The authors contend that while tapering antipsychotics may involve some risks:

“Determining whether the current antipsychotic dose is still needed can only be ascertained by reducing the dose, and, as most side effects are dose-dependent, treatment with the lowest effective dose is of crucial importance.”

The authors report that while not all service users are successful in their attempts to taper and/or discontinue antipsychotic use, their attempts at discontinuation and the support of clinic staff give service users a sense of autonomy and empowerment. Four of the six service users included in the current work reported increased emotional awareness, leading to better stress management strategies and increased feelings of recovery.

The authors acknowledge one major limitation of the current research. The 6 cases presented in the current work were chosen to demonstrate the diversity of tapering experiences and are not qualitatively representative of the service user experience of tapering antipsychotics. This means the results are not generalizable to any population.

Discontinuation of antipsychotics is difficult due to the withdrawal symptoms that often accompany the process, especially if careful tapering is not observed. Previous research has found that success in discontinuing antipsychotics is reliant on multiple factors such as internal resources, systematic factors, and access to supportive figures such as medical professionals and friends/family. Numerous studies have found that slow tapering is the best strategy to mitigate the adverse effects of withdrawal, such as psychotic symptoms. These psychotic withdrawal symptoms are often mistaken for a return of the initial psychosis, although this is less likely when slow and careful tapering is observed.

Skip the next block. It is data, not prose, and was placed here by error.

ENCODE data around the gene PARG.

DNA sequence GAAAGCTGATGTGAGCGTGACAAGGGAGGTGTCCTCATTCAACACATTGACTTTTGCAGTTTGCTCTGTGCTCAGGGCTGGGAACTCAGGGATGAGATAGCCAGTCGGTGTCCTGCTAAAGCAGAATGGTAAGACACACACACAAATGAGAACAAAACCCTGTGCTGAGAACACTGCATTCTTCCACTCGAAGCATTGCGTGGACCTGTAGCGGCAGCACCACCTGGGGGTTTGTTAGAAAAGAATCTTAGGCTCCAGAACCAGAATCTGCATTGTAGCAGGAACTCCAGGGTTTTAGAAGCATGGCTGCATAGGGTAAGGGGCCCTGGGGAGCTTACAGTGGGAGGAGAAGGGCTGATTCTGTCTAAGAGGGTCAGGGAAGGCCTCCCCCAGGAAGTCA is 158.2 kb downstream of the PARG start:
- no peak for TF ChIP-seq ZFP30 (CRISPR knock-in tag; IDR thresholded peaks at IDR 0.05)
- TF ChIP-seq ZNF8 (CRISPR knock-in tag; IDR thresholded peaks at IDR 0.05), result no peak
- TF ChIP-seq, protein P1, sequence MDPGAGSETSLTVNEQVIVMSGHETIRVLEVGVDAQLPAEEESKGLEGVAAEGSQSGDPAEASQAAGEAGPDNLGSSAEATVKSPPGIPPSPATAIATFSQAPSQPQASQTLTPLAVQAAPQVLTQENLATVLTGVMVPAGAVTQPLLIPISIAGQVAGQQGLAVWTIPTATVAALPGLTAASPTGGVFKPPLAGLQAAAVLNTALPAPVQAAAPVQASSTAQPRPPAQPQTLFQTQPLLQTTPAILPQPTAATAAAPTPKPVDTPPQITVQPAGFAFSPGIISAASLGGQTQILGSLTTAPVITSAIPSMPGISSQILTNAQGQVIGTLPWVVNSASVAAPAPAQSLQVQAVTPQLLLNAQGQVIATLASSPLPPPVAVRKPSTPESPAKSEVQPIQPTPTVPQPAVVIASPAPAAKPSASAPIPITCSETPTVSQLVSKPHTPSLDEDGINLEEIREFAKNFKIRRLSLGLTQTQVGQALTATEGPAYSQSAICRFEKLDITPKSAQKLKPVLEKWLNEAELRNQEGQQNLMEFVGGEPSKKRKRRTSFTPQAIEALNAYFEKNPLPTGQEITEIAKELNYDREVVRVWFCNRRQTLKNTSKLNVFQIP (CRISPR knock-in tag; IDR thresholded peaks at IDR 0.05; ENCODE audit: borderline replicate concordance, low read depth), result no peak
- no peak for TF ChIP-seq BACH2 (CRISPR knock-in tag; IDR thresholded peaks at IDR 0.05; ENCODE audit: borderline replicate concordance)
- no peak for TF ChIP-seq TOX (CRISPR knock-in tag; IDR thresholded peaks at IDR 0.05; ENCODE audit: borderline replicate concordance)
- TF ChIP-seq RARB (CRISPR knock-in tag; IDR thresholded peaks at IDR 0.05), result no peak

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Mølgaard, S. N. et. al. (2024). Clinical experiences of guided tapering of antipsychotics for patients with schizophrenia– a case series. BMC Psychiatry 240. (Link)

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Richard Sears
Richard Sears teaches psychology at West Georgia Technical College and is studying to receive a PhD in consciousness and society from the University of West Georgia. He has previously worked in crisis stabilization units as an intake assessor and crisis line operator. His current research interests include the delineation between institutions and the individuals that make them up, dehumanization and its relationship to exaltation, and natural substitutes for potentially harmful psychopharmacological interventions.

1 COMMENT

  1. I love seeing research like this. I’ve worked with a lot of folks diagnosed with psychotic disorders, and from what I’ve seen, most of them are wildly overmedicated, but there are some who seem to get enormous benefit from antipsychotic medications. In the same way, some folks experience their voices/experiences as positive and meaningful, and others as totally useless and meaningless. So I like seeing this kind of third option, where it’s neither “their brains are broken, everyone must be medicated”, nor “antipsychotics are always harmful/oppressive and everyone can/should live without them”, but instead “as long as individuals have autonomy, support, and personal control over their meds, they will end up living more empowered and connected lives, no matter what dosage they ultimately choose for themselves”. Hopefully we see bigger studies with more generalizable results soon!